Team Fonfara believe that they couldn't have found a better match-up for their fighter when Chavez Jr's name was brought up as a potential opponent.
"Before we picked Chavez, they offered me other names, and I said no. But as soon as they said Julio Cesar Chavez Jr., I said let's do it," said Sam Colona, trainer of former title challenger Andrzej Fonfara (26-3, 15 knockouts), who will be Chavez's opponent on April 18 at StubHub Center in Carson, Calif. (Showtime, 10 p.m. ET/ 7 p.m. PT). "He has the perfect style for us. He comes straight to us. It's going to be a great fight for Andrej, to show the power and the dedication he has."
One thing that Julio has never been accused of is having dedication to the sport of boxing. But Chavez Jr., who will be making his debut on Showtime, feels Fonfara is a great match-up for him as well, so this may end up being an excellent fight where both fighters believe they have the upper hand stylistically.
"I feel good, I feel fresh again. I stayed in the gym every day, training, working on my skills. I am really confident," said Chavez Jr., who will be returning to the ring after a layoff of more than a year. "I know Fonfara is a tough fighter, but I felt good in training and I am ready."
But for Fonfara, he wasn't going to let his trainer do all the talking, and said that although this is a big fight for him, he's going to take the same workman-like approach to this fight as he would any other.
"I think Chavez Jr. is a great fighter, he is a great champion," said the Polish fighter, now living in Chicago. "Physically I feel good, I trained my harder for this fight and I am a better boxer. Chavez trained hard for this fight, but I always train for my fights, whether I fight with Chavez or anybody else."
This fight will essentially be a light heavyweight bout (specifically 172lbs) for Chavez, who is well known to blow up in between fights and not take his training regiment all that seriously - but with new trainer Joe Goossen in the corner, they expect that to be a thing of the past.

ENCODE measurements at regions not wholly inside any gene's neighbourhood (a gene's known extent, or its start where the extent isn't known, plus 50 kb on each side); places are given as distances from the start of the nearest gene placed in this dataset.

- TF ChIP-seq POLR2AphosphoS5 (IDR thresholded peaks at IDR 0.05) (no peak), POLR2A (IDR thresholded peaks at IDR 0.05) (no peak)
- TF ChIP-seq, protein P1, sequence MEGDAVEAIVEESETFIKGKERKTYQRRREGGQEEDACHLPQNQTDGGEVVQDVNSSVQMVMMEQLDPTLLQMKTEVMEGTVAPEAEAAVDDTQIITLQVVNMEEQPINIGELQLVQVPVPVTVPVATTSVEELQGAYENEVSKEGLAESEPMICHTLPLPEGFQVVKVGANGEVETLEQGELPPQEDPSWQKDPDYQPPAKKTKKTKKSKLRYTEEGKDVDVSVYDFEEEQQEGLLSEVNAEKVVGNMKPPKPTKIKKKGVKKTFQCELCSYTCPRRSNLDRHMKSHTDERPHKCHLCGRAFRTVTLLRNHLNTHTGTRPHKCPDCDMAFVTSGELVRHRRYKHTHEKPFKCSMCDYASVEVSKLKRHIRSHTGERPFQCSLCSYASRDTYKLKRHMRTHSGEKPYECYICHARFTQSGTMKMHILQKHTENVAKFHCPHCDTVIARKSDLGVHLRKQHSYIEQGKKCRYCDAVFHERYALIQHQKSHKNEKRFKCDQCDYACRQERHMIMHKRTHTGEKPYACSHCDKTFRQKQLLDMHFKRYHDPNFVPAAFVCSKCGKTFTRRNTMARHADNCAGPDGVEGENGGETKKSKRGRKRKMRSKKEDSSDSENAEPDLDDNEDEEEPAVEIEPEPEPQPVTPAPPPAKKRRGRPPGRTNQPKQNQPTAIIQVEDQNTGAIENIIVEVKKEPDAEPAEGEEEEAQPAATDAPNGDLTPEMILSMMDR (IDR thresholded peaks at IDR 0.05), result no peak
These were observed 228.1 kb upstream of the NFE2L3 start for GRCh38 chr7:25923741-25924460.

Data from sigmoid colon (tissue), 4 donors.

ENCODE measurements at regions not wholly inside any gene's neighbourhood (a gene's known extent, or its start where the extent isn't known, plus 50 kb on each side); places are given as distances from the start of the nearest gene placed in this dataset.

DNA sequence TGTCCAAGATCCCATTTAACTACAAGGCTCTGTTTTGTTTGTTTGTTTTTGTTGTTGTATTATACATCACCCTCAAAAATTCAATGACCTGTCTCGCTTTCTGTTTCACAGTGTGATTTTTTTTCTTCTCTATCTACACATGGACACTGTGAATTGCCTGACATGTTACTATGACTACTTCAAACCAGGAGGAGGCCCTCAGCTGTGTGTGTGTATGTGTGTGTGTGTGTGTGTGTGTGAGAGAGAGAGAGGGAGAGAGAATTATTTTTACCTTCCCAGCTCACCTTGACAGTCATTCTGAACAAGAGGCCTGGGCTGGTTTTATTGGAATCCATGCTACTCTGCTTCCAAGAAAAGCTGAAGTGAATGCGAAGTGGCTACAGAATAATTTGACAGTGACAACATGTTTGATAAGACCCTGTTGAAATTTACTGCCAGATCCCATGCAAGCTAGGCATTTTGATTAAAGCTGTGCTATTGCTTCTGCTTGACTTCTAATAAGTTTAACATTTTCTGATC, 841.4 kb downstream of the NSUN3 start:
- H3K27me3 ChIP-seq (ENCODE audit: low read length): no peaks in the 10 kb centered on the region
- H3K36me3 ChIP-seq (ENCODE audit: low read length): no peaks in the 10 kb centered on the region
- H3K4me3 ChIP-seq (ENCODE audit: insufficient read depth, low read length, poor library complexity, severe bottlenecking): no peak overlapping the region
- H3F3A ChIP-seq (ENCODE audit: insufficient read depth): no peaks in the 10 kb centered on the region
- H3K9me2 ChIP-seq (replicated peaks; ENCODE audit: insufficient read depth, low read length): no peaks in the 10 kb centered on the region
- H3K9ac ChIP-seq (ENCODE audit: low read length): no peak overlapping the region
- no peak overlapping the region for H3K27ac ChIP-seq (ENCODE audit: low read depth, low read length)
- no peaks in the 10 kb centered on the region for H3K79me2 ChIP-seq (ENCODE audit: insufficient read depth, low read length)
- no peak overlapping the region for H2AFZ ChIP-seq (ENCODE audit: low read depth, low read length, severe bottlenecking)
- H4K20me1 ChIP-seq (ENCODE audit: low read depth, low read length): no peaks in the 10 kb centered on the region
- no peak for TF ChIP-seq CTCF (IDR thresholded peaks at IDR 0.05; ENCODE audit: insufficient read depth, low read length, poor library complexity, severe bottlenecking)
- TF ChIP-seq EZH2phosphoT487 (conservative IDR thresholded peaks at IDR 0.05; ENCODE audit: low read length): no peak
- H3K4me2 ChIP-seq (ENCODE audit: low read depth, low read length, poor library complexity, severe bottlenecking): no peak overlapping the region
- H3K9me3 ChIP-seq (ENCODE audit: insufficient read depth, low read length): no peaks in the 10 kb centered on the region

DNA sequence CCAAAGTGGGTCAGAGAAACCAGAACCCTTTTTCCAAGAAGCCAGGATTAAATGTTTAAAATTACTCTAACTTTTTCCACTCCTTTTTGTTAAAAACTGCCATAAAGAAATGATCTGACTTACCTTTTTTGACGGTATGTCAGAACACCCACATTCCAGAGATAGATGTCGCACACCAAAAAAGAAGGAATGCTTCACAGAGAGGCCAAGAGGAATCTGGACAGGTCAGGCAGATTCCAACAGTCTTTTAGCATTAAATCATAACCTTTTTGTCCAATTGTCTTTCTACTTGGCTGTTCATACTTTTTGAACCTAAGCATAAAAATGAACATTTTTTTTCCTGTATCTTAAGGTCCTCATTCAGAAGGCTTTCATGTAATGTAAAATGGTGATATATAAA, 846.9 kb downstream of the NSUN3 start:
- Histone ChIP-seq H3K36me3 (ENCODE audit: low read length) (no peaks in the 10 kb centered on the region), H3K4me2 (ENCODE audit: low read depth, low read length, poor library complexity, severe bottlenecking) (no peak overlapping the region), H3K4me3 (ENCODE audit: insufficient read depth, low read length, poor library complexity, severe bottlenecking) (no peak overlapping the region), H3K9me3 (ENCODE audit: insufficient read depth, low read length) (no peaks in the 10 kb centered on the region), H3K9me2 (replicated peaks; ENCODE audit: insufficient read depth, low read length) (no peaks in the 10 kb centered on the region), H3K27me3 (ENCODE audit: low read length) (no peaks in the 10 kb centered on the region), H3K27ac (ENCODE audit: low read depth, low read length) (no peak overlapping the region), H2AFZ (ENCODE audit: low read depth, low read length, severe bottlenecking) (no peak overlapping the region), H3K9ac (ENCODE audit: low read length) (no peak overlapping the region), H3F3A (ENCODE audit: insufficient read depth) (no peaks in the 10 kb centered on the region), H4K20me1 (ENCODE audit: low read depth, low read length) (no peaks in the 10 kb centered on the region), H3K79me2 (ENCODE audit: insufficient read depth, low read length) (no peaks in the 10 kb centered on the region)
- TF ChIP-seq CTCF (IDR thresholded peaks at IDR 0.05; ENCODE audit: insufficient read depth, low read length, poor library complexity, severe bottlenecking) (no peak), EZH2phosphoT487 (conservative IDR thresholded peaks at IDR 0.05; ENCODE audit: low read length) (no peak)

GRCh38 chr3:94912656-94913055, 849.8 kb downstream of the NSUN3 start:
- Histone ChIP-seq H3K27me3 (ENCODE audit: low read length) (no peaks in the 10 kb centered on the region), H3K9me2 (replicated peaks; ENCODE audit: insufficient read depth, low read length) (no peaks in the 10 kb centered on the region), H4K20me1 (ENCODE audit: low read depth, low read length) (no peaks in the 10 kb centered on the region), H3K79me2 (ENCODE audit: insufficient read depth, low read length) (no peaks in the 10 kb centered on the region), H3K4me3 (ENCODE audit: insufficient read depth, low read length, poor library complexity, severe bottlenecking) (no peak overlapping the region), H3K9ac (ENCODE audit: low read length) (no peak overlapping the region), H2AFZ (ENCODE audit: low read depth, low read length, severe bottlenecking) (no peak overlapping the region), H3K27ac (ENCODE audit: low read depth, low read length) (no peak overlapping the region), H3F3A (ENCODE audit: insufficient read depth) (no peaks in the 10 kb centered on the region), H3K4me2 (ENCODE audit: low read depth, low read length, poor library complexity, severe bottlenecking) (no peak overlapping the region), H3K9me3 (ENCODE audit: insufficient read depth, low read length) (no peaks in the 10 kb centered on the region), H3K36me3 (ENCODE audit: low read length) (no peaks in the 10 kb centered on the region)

"Julio is very, very serious about this fight. He is very dedicated to this fight, both mentally and physically," said Goossen about his new charge. "He showed me he is willing to work very hard for this fight, and it always works out well when a fighter cooperates in training, and he is doing that at 110 percent. I know his father very well and I am very honored to be part of the team. I can't wait to display all of Julio's talents. With the way Julio is training I am very confident with what I we're doing right now."
Despite the criticism about Chavez Jr.'s weight, he insists that this fight at 172 is fair game for both men (since Fonfara is a natural 175-pounder and Chavez says he's really a 168lb fighter).
"I think the fight is in the right weight and there will be no advantage for anybody. The weight is very good for both fighters. This fight is (at) 172 (pounds), and since I don't have to force myself to make weight I don't feel the inactivity," said Chavez, who indicated that he focused his training "more on the physical aspect," likely to regain strength and confidence after his long layoff. "After this fight I will go back at 168 and take one or two years to move to 175. Right now I am still a 168-pound fighter, but because I took a one year off is that I fight at 172. In all of my career in boxing, in 12 years, I never missed weight."
Let's be clear, perhaps Chavez Jr.'s optimal fighting weight could be at 168, but him declaring himself a clear 168lb fighter is a bit off the mark for now. I'm quite sure it's been at least a year since he's last tipped the scales at that mark and lately it seems that they're just setting the weight limits to whatever they think he can dwindle down to in a training camp. But when you have some name value, you also get these kind of luxuries.